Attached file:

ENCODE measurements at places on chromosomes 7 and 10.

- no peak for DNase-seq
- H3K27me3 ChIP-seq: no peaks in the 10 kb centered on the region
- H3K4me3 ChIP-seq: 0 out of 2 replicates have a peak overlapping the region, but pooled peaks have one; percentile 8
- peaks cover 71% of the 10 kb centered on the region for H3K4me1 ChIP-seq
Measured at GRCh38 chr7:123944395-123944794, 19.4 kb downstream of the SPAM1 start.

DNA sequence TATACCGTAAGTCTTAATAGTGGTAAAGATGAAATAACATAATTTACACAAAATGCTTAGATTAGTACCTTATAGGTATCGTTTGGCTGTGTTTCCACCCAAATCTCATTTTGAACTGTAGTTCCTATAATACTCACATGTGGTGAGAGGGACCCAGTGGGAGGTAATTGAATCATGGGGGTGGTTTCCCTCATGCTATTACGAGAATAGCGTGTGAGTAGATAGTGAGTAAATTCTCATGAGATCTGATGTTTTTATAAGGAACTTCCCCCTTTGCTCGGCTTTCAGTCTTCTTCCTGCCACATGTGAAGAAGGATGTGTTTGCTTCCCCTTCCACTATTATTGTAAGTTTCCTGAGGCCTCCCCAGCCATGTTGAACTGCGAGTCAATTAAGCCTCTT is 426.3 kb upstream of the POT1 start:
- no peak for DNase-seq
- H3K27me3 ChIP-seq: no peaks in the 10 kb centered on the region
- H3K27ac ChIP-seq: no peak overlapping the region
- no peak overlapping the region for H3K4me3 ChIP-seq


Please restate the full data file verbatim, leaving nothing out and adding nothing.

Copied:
ENCODE measurements at places on chromosomes 7 and 10.

- no peak for DNase-seq
- H3K27me3 ChIP-seq: no peaks in the 10 kb centered on the region
- H3K4me3 ChIP-seq: 0 out of 2 replicates have a peak overlapping the region, but pooled peaks have one; percentile 8
- peaks cover 71% of the 10 kb centered on the region for H3K4me1 ChIP-seq
Measured at GRCh38 chr7:123944395-123944794, 19.4 kb downstream of the SPAM1 start.

DNA sequence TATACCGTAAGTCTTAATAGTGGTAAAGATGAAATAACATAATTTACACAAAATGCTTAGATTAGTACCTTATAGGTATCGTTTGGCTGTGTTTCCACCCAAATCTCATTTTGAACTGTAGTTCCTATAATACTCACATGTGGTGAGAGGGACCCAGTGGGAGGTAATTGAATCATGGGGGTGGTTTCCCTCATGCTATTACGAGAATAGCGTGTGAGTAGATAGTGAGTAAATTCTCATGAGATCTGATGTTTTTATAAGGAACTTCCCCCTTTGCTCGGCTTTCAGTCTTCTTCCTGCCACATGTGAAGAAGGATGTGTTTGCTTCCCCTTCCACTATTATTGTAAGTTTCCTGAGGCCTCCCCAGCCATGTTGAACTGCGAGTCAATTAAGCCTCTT is 426.3 kb upstream of the POT1 start:
- no peak for DNase-seq
- H3K27me3 ChIP-seq: no peaks in the 10 kb centered on the region
- H3K27ac ChIP-seq: no peak overlapping the region
- no peak overlapping the region for H3K4me3 ChIP-seq